See You at the Bottom: The Ski Journal Week 2014 at Island Lake Catskiing
Displays the photo gallery for a selected Gallery Album.Talent, knowledge and personality are all factors in making a great guide, and weather and conditions are obvious factors in making a great cat skiing trip. But during The Ski Journal Week 2014 at Island Lake Catskiing in Fernie, BC, lead guide “Big” Steve Kloepzig showed us there is another, less obvious element: the pre-drop-in sign off.
“We’re going to traverse right for some more untracked,” Steve said nonchalantly, as he turned to start the in-track to another of run of blower pow through perfectly gladed trees. “We’re also going to be under some serious cornices and sketchy avy terrain, so it may not be the best time to show the little man the big world.”
It was just one of the many comments he’d leave our group with before dropping in, the casual delivery adding to the effect. Others would include, “I’ll be on the road somewhere–have fun,” “Everything should be good…just watch out for the giant hole”–and all heralded some of the best turns of the season.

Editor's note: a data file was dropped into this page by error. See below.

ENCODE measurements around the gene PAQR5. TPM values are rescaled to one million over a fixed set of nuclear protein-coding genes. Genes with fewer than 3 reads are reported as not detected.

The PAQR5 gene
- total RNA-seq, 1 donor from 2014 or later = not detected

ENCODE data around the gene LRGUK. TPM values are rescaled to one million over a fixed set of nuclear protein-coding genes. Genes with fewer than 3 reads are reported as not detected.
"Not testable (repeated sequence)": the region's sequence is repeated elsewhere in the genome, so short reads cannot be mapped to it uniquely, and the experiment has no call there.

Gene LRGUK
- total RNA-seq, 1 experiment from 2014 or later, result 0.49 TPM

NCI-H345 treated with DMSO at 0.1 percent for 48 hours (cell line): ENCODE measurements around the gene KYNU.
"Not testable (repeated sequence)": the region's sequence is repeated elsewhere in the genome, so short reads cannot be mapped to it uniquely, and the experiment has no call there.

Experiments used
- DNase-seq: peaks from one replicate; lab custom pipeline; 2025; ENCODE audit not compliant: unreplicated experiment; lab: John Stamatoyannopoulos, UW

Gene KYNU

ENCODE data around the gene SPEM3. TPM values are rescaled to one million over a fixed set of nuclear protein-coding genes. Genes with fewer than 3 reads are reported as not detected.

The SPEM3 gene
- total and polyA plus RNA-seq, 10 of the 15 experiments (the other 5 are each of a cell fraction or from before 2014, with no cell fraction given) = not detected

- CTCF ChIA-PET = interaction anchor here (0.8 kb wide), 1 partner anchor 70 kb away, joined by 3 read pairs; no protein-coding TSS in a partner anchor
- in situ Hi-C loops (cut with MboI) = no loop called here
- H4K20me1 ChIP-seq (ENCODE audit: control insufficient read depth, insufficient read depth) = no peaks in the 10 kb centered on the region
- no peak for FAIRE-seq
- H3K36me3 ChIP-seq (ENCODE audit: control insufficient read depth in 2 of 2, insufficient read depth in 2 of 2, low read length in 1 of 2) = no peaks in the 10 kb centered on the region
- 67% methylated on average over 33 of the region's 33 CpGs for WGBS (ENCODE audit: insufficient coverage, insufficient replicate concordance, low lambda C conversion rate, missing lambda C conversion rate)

Just a few days before heading northward towards Fernie, the fate of the trip was dubious–the area had been hit by rain, extremely rare for a place known for massive dumps. But, in typical Fernie style, the worries were for naught–Mother Nature made up for the warm precip over the weekend, with the lodge receiving over 100-plus cms in just a few days prior to our arrival. As the crew rolled into the parking lot on March 20 for the cat pickup, the snow was knee deep.
With such tantalizing beginnings, hopes and excitement was high as the top-of-the-line cat clattered towards the lodge, and the next four days did not disappoint. Arriving at the four beautiful, cozy log buildings that make up Island Lake, the view of massive peaks and bowls rising directly from the lodge was the first pleasant surprise; after unloading our gear and sitting down for dinner, the atmosphere (and flavors) of the lodge itself was an impressive second.